When it comes to actually using EE TV on a day-to-day basis, you’ve kinda gotta take the rough with the smooth. In some situations, it functions better than you might expect it to, and then it goes and disappoints elsewhere. The initial setup process, for one, is extremely quick and easy. When you first switch the box on, you connect it to your EE router via WiFi or Ethernet, then set up a PIN for the child-safety measure. If you choose to enable this, adult channels, anything marked with a parental guidance notice and content recorded after the 9 PM watershed will be locked to the little ones. Following these steps, you can choose to set up the “Replay” recording feature (more on this later) right off the bat, or not, and then you’re good to go.
EE TV UI screenshots
EE says the set-top box’s main menu was designed with mobile functionality in mind, and it’s true that the EE TV apps look almost identical to the TV UI. The interface employs the same “content-first,” image-driven approach that’s common to entertainment-focused devices and services nowadays — the Xbox One and BBC iPlayer UIs are a couple of examples that instantly spring to mind. EE’s put its own little twist on things, of course, with the brand’s familiar teal colour scheme, soft font and simple icon style permeating every inch of the UI.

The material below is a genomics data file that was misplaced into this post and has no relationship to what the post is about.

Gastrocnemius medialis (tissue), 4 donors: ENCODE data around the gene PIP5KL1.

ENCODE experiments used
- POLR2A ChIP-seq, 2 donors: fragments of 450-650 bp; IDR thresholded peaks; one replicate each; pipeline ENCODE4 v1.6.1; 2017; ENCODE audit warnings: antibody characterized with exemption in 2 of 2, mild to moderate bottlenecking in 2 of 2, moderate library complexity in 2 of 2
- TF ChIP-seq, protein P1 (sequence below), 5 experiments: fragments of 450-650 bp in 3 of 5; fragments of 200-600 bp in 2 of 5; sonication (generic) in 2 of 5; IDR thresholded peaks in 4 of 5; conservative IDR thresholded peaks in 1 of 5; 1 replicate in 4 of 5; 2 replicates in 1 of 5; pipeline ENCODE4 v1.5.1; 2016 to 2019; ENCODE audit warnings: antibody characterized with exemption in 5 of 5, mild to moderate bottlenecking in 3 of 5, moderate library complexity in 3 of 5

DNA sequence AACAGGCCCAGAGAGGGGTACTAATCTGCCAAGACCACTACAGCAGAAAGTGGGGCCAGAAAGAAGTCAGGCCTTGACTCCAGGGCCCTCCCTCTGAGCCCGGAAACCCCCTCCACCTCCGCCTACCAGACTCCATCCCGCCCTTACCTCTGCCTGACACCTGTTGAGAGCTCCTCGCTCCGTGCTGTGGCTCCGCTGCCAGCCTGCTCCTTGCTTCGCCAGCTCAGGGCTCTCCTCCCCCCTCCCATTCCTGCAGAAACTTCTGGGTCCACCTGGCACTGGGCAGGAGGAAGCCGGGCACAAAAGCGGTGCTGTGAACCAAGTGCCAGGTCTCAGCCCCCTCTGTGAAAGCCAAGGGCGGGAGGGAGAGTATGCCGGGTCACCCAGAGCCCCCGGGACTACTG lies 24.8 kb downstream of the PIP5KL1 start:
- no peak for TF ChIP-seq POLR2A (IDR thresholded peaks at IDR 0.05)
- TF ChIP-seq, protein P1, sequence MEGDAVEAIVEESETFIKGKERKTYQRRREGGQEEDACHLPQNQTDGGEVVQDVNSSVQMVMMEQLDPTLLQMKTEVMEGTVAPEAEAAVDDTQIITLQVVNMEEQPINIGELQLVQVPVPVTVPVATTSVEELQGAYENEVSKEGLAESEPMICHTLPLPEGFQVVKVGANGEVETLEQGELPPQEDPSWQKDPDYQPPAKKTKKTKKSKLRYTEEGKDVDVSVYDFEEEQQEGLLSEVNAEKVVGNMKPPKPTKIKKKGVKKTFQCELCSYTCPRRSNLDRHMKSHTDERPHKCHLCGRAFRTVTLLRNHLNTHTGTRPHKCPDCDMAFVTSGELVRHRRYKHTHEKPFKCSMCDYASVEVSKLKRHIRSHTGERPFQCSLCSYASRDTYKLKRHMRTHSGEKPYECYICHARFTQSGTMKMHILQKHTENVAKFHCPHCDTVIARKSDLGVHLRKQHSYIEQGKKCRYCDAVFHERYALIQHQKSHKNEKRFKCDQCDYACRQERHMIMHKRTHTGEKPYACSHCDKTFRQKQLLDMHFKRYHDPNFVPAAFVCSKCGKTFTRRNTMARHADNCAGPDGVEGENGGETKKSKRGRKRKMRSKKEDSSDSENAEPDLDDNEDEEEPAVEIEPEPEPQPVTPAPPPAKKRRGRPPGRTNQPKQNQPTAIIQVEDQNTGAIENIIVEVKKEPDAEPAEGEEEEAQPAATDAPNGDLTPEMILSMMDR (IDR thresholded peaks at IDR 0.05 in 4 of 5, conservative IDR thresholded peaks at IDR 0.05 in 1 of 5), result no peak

The main menu itself consists of four “panes,” for lack of a better word: On Demand, Live TV, Recordings and Replay (in that order). The On Demand section is where you hop into apps like Wuaki.tv, but Live TV is always the first thing you see when you turn the box on. It consists of a live feed of the last channel you were watching, flanked on two sides by smaller, static frames that tell you what’s currently airing on the five primary terrestrial channels. Icons off to the right of this arrangement let you load up the electronic programming guide (EPG) — which the “Guide” button on the remote does from anywhere. From here, you can also check out what’s on the radio or step into the live-channel sorting office. From here, you can view all channels in order, or sort them by popularity or content type, which is handy if you’re specifically looking for movies, sports or kids programming, as a few examples.